Most rightly feel they are on an island when it comes to political, media and, yes, even internal scrutiny of any serious use-of-force case. They not only worry about potential internal sanctions, they fear criminal prosecution for simply doing their job.

One officer who left the profession explained it this way: “We are one bullet away from death and one mistake away from indictment.”

We have all seen rogue, unqualified prosecutors winning local elections based upon promises not to get tough on criminals, but to more aggressively prosecute police officers.

It’s no wonder that we saw a 47% increase in officer resignations from 2019 to 2022, along with a 19% rise in retirements during that same period.

According to a Police Executive Research Forum survey, the number of sworn officers dropped nearly 5% between the end of 2019 and the beginning of 2022. That’s a loss of some 40,000 officers nationwide.

The police shortage crisis that we are now facing is the most glaring unintended consequence of the “defund the police” movement, and it’s jeopardizing public safety and placing added stress on a police workforce already stretched thin.

To fill vacancies, police chiefs have convinced elected officials of the need for hiring bonuses—some as high as $75,000.

Meanwhile, many agencies have significantly reduced—or even eliminated—their hiring standards to attract a larger applicant pool. The latter is both reckless and dangerous. While desperate times require desperate measures, we must be careful that only those who are committed to policing and fit for the job are given a badge.

I have been told by police academy instructors and field training officers that they basically cannot “fail” a poorly performing recruit. And veteran officers understandably do not want to work side-by-side with a new officer that is substandard and incapable of making split-second life-or-death decisions.

The future of our profession—and public safety—is at a crossroads. Increased police funding and tougher penalties for criminal acts will help right the ship. But if we fail to reestablish clear and strong support from the public, our police leaders, and our elected officials for officers who want to do their job without fear of wrongful condemnation, termination, and prosecution, we will lose many more of the good men and women needed to serve and protect our communities.

The stakes are high. It’s time to wake up to this crisis of trust and confidence within policing.


Women prefer flings with muscular men, but they don't want to marry them

My own experience reflects this. I have always been physically average but, like most high IQ people, I have a very lively sense of humour. I was always a bit peeved to hear women say that they want someone who makes them laugh. Is the ideal partner a clown? But I was a beneficiary of it so I didn't complain. So the article below is right in noting how attractive to women that is. Over the last 60 years, I have had many relationships with fine women, including four marriages

They say nice guys finish last, but it turns out the truth might look a little different. New research shows that while women are more attracted to muscular men for short-term flings, traits like kindness and humour are more important for long-term relationships.

When it comes to pop culture and societal norms, it’s a well-known truth that certain appearances are deemed more desirable than others.

Men with large muscles, and women with large breasts, are often ranked at the top of the physical pecking order – and those who fit the mould are seen as the model for who we should aspire to be, and aspire to date.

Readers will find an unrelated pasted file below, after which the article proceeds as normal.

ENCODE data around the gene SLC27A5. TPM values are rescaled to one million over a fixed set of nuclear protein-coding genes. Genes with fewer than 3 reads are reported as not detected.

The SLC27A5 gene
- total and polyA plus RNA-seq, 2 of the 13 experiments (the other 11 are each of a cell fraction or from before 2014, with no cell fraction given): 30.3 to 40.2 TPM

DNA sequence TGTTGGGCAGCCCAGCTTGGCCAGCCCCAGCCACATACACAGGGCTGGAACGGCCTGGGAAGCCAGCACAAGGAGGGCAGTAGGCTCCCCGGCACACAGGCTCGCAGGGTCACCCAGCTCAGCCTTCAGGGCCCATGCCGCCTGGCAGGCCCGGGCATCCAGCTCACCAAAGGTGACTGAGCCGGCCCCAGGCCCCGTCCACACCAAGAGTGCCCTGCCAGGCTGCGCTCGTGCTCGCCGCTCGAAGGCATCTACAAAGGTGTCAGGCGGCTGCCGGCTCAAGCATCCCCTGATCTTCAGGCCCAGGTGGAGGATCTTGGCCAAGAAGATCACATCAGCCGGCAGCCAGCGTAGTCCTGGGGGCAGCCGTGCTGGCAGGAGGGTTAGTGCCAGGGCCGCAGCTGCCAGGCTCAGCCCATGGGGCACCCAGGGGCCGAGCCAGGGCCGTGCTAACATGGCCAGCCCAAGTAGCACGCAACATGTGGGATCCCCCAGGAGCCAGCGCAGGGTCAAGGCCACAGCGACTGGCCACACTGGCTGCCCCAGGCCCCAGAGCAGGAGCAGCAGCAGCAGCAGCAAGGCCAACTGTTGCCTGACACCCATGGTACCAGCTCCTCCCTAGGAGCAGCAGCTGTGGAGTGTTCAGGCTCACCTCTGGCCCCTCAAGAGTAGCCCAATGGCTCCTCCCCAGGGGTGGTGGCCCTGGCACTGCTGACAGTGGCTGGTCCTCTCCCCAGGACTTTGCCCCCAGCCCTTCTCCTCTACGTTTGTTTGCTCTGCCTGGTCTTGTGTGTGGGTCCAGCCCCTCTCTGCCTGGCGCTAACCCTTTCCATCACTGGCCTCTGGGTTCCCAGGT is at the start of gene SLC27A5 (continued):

By and large, this not-so-subtle marketing works; it influences purchasing decisions, social hierarchies and dating app swipes, and it’s been more or less the same for the last hundred years.

However, a new study shows that while these archetypes are attractive on a surface level, we may be drawn to them when it comes to steamy flings and short-term affairs – what we want changes significantly when we’re looking for a long-term partner.

Professor Mitch Brown from the University of Arkansas was curious about the correlation between physical attributes and dating and surveyed 384 heterosexual women about their thoughts on dating.

The research, published in the Personality and Individual Differences academic journal, showed that when it came to a short-term physical relationship like a one-night stand or casual hookup, women were more inclined to prefer a man with a muscular physique, over their lankier counterparts.

This is not altogether surprising, as the pro-muscle mentality is drilled into us on a daily basis online and in brand marketing everywhere. But it’s also an evolutionary instinct too that harks back to our animal brains – females are biologically drawn to males who look like they can protect and provide.

However, where the research gets interesting is what we look for in long-term relationships, and how our bucket list for a perfect partner changes when longevity is involved.

When searching for a life partner, women were more inclined to prioritise other traits like kindness, humour and the willingness to contribute to a family.

“Women associate muscles with being fit and healthy,” said Brown in the report. “However, in a long-term context, it was important to find a kind person who will support his family” – in more than just a physical sense.

Humour was one trait that rose significantly in importance, though only if the jokes aren’t at the woman’s expense.

“Nice guys who make friendly jokes can actually finish first when it comes to attracting a woman looking for a long-term relationship,” said Brown.

Turns out all we want is to be with someone who doesn’t make us feel like crap. Wild.

The study builds upon a 2007 piece of research by the University of California, Los Angeles that examined the number of sexual partners for muscular versus thinner men. The results concluded that the more physically large men “were twice as likely to have over three sex partners than their less-muscular peers”, per the New York Post.

One of the study’s authors, David Frederick, said “Most research is focused on what men find physically attractive in women…Much less research is devoted to what women find attractive.”

It’s great to see that 16 years on, that research has been carried out. And the results? At the end of the day, when it comes to lasting love, we don’t care so much about looks. It’s what’s on the inside that counts.




No comments: